Muller had decided to breach the minefield, and to repair any damaged vehicles in place, in an attempt to maintain some momentum. These efforts were hampered by the Fapla shelling and a liberal scattering of anti-personnel mines among the anti-tank mines. Not only did these complicate the task of the engineers, they also made the work of the repair teams recovering the damaged tanks from the minefield very dangerous.

The engineers brought up a Plofadder and launched it across the minefield. Like most of those used earlier, however, it failed to detonate. An attempt to detonate it with fire from a Ratel-20 had no effect. Several engineers then went up to the Plofadder, using mine-detectors to feel their way and ignoring the shelling, and detonated it manually at 1 lh49. The explosion cleared a lane through the minefield and enabled the leading elements to resume the advance at 12hl5.

Fapla reacted with heavy artillery fire on these elements, their attention having been drawn by the smoke and dust thrown up by the Plofadder, while Angolan fighters pinned down the rest of the force and prevented it from passing through the lane. At 12h01 several MiGs attacked the main force from high altitude. Unita fired on them with some 23 mm guns, to no effect. The presence of the MiGs also restricted the South African efforts to carry out effective counter-battery shoots.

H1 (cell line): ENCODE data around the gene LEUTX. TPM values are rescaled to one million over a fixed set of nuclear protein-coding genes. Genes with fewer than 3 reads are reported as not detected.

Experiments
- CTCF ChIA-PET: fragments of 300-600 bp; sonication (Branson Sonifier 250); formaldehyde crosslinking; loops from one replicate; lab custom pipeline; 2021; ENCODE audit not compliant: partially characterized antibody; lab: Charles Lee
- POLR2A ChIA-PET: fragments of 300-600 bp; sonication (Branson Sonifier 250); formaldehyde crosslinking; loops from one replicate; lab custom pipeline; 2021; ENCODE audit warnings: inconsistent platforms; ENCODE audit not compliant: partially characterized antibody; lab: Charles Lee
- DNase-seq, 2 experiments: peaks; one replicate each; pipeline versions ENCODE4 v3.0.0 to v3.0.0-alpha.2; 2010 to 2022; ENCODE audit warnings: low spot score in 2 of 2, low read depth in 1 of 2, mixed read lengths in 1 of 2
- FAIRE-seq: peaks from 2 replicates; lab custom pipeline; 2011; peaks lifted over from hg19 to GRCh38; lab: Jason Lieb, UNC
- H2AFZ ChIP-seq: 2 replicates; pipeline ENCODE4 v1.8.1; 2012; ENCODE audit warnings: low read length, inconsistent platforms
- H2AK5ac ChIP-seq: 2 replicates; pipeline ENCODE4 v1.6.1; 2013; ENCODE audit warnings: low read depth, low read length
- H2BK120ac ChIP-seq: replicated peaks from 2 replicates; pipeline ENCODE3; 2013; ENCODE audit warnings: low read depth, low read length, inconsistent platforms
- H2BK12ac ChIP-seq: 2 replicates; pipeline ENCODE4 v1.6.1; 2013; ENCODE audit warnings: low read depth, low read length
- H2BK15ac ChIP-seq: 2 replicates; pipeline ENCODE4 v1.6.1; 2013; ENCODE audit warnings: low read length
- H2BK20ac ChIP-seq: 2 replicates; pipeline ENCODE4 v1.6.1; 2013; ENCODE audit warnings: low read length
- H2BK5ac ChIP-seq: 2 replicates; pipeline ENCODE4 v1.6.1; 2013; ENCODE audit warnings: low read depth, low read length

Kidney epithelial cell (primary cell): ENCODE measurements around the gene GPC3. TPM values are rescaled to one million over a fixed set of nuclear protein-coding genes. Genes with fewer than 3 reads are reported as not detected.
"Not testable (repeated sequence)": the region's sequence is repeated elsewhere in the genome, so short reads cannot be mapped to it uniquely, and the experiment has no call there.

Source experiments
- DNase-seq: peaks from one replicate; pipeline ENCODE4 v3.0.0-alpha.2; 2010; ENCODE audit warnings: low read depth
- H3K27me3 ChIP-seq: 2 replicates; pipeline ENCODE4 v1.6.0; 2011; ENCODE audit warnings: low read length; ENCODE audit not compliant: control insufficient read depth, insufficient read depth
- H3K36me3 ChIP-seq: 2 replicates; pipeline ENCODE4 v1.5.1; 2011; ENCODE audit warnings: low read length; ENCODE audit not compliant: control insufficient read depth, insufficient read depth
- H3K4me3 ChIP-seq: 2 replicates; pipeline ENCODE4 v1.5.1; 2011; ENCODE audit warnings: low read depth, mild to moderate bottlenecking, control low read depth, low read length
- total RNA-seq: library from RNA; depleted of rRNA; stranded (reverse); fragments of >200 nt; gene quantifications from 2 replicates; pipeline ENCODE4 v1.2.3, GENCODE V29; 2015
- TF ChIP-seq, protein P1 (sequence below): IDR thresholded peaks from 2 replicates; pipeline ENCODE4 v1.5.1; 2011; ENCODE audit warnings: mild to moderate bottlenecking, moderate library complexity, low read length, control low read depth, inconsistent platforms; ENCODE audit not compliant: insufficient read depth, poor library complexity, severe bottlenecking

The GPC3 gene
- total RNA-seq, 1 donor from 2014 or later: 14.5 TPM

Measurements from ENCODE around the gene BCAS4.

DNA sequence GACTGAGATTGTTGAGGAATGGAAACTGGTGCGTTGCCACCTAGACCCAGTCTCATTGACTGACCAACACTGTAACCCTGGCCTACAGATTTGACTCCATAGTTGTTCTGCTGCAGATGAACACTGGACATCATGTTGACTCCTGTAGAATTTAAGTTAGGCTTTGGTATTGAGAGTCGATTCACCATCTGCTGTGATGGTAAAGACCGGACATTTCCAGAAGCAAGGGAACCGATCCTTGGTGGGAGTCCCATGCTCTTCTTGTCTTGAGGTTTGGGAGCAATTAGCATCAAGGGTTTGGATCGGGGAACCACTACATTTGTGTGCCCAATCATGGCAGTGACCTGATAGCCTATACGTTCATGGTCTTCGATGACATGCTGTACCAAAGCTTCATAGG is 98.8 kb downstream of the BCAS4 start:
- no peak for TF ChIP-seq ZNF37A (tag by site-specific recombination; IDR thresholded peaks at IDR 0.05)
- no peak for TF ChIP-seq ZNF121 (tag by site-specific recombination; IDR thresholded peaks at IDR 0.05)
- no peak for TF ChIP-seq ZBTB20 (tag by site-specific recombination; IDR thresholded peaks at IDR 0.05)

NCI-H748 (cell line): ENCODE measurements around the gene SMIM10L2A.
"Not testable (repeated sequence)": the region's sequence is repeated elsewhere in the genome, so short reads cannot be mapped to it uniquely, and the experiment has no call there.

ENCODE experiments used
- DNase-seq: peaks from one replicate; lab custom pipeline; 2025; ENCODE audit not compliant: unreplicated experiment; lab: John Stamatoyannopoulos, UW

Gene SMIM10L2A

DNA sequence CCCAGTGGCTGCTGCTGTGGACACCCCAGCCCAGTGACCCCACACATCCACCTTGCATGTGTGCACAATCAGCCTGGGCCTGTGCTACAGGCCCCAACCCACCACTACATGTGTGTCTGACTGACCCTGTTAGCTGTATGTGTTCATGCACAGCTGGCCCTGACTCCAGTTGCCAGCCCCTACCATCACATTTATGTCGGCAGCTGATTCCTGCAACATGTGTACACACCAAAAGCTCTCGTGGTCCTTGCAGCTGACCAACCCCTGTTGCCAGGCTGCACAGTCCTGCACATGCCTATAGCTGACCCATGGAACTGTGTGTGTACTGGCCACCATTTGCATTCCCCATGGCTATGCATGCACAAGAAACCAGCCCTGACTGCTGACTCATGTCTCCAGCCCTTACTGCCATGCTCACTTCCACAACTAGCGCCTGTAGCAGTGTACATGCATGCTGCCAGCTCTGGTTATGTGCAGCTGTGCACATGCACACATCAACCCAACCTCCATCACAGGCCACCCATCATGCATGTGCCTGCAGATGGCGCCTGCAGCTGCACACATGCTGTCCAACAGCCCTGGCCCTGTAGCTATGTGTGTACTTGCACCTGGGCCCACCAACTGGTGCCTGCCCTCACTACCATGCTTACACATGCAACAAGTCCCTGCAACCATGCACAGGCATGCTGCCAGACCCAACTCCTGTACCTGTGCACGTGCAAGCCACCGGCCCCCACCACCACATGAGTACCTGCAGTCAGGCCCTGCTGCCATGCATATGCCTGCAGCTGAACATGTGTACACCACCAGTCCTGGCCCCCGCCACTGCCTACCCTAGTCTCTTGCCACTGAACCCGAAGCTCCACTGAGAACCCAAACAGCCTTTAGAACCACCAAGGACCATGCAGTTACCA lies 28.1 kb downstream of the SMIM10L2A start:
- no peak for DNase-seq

By 12h26 the two tank squadrons had succeeded in passing through the minefield, and the rest of the force began to follow. Once they were through, they formed up in combat formation for the move to join up with 32 Battalion. The 3rd Regular Battalion deployed ahead of the tanks to check for mines as the force advanced. This move went quite quickly, and the marrying-up of the two forces also went smoothly. The combined force then began to move towards the south-eastern Fapla positions. Indirect fire on 61 Mech had become very accurate by 13hl5, which suggested a Fapla observer nearby. The South African artillery fired overhead, and engaged nine observed Fapla artillery positions on the west bank, of which two were silenced by 13h49.

At 14h35 the 3rd Regular Battalion began to clear Fapla bunkers in front of 61 Mech but, like 32 Battalion, found that the Fapla infantry had gone.

MiGs brought all movement to a stop for a while, but 61 Mech was moving again by 14h43. It then came under very heavy mortar fire and at 14h48 a 130 mm shell hit a Ratel-90 and tore off the left door, severed the commander's legs and wounded two of his crew. Another air raid followed at 15h52, this time on the echelon. The driver of one of the Molopo tanks was killed by a 122 mm rocket. The crew had been outside repairing a track when the ripple came in. Everyone took cover; the driver inside the tank, but he could not shut his hatches properly. One rocket hit the glacis just in front of his hatches, and the blast entered the tank and killed him. 32 Battalion and Unita suffered several casualties to fragments and blast.